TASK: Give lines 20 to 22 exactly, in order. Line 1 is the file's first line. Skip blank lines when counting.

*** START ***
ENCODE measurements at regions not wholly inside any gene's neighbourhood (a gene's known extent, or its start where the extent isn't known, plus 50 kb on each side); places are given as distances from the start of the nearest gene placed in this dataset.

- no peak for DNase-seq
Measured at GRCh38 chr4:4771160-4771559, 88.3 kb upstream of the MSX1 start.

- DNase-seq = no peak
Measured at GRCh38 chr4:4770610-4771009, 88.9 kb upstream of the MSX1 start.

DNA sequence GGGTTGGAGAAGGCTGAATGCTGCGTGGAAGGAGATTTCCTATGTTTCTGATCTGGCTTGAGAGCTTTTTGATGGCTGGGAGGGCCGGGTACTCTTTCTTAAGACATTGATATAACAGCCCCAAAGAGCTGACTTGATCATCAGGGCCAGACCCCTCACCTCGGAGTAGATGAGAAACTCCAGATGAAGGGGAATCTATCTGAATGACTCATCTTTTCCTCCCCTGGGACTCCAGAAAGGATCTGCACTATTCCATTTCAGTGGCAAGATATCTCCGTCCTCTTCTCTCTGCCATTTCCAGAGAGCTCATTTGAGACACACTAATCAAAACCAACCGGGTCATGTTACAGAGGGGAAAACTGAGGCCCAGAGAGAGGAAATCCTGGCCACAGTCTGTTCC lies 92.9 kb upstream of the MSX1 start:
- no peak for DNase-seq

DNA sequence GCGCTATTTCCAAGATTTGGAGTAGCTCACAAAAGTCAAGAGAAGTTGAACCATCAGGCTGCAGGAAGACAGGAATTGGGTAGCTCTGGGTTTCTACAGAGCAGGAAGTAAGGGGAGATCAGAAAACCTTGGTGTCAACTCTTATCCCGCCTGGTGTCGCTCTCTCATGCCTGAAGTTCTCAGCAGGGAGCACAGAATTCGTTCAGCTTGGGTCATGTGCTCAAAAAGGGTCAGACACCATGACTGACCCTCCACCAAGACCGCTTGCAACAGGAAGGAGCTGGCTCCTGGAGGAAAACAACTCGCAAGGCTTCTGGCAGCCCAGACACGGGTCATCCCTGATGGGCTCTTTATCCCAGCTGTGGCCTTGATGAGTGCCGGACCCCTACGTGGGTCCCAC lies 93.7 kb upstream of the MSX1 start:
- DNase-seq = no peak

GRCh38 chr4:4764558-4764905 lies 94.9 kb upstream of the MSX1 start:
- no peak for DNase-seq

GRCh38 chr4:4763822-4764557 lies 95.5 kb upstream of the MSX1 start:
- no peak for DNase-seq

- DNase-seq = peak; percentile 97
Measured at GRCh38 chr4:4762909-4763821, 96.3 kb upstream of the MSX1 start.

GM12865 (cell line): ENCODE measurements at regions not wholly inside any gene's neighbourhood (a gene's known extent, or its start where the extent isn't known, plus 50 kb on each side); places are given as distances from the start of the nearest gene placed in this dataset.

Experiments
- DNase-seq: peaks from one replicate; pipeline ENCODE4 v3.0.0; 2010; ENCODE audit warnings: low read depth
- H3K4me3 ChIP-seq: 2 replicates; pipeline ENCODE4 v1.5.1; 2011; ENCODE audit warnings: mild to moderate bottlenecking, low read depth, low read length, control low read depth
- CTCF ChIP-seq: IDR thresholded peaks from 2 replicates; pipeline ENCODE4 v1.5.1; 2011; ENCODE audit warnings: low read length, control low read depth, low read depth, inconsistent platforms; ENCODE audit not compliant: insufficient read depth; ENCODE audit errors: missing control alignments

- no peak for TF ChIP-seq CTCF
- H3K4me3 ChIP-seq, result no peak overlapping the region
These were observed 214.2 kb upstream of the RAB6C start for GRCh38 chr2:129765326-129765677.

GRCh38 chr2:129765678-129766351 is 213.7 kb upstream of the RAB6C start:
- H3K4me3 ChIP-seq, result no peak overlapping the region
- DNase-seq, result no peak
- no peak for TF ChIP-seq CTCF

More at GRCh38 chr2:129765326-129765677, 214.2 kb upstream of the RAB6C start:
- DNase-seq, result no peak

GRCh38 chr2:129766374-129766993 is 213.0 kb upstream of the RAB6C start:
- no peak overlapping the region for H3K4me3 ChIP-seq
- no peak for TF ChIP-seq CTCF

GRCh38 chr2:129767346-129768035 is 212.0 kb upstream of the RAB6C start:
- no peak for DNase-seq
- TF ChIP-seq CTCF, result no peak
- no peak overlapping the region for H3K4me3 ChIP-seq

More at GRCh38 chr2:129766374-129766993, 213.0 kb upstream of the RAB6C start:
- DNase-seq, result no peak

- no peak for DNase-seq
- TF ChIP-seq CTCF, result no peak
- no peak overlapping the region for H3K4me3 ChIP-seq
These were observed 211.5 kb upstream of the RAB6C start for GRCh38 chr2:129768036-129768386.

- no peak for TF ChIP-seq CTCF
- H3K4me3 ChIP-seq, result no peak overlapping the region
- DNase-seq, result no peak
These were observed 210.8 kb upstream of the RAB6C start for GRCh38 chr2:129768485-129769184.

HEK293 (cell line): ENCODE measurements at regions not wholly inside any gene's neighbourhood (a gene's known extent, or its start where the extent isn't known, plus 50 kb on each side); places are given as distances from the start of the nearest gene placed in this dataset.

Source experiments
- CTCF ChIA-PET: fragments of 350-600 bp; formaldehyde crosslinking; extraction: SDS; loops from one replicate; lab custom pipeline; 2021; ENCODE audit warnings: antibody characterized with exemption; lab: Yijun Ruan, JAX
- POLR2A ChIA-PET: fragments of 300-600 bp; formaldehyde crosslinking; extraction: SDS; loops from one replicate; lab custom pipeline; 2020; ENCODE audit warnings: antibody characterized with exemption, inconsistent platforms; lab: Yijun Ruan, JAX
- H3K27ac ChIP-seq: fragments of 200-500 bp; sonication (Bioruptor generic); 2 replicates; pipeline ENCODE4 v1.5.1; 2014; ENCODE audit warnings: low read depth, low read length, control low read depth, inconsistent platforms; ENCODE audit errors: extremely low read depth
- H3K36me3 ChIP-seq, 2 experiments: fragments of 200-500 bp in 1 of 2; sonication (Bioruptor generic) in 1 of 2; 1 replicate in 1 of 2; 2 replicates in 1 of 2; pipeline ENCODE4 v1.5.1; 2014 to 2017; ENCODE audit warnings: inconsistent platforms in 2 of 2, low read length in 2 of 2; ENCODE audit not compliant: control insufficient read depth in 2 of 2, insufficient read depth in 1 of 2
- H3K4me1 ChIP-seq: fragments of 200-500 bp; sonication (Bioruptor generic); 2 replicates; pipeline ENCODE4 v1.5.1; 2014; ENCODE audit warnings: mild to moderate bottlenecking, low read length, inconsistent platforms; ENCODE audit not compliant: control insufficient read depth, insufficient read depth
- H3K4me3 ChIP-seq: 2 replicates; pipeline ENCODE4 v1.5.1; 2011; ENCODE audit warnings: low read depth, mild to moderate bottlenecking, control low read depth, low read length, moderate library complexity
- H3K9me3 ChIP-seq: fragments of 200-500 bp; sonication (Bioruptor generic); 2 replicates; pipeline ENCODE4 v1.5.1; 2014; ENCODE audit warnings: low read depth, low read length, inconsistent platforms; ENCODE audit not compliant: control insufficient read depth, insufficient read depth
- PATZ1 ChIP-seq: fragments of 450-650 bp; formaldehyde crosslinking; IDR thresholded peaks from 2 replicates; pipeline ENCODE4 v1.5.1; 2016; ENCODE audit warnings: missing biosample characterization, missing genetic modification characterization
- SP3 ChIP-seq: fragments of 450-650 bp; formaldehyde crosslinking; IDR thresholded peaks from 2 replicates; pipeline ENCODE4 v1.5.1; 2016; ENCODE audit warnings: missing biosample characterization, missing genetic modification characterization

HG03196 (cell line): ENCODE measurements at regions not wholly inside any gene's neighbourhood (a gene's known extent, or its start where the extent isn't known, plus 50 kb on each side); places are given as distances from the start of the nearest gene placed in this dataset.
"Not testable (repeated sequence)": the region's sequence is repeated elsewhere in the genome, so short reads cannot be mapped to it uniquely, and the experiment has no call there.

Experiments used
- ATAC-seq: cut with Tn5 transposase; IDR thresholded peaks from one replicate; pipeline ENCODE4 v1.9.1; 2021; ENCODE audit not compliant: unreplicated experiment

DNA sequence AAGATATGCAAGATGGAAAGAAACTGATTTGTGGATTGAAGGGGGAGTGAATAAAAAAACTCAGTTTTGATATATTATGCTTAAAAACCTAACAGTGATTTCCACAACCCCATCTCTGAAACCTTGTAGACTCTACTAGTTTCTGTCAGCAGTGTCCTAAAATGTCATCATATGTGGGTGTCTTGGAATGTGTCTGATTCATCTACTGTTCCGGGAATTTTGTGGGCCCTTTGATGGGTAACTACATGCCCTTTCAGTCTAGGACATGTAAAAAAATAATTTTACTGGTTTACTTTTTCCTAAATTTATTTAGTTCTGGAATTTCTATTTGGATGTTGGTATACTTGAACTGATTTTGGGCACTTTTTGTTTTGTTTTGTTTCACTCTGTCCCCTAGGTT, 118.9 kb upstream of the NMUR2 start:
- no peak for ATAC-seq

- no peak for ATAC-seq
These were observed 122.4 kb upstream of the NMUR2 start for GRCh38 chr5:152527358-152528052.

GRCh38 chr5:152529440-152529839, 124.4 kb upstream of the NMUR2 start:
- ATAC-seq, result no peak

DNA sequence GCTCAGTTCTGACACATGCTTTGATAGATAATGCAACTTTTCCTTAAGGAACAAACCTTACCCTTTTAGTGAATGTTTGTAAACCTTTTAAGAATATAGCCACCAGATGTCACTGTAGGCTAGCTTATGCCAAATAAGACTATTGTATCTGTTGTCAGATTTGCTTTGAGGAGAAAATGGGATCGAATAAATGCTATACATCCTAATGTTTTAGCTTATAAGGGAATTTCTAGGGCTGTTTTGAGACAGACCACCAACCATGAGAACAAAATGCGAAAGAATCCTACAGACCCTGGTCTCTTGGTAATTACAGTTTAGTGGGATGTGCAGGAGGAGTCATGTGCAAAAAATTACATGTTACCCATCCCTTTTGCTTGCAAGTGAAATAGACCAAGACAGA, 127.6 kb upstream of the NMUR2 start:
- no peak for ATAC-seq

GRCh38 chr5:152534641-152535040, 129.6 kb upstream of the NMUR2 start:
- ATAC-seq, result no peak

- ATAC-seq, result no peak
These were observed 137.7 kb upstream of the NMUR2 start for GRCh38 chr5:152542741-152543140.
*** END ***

- CTCF ChIP-seq: IDR thresholded peaks from 2 replicates; pipeline ENCODE4 v1.5.1; 2011; ENCODE audit warnings: low read length, control low read depth, low read depth, inconsistent platforms; ENCODE audit not compliant: insufficient read depth; ENCODE audit errors: missing control alignments

- no peak for TF ChIP-seq CTCF
- H3K4me3 ChIP-seq, result no peak overlapping the region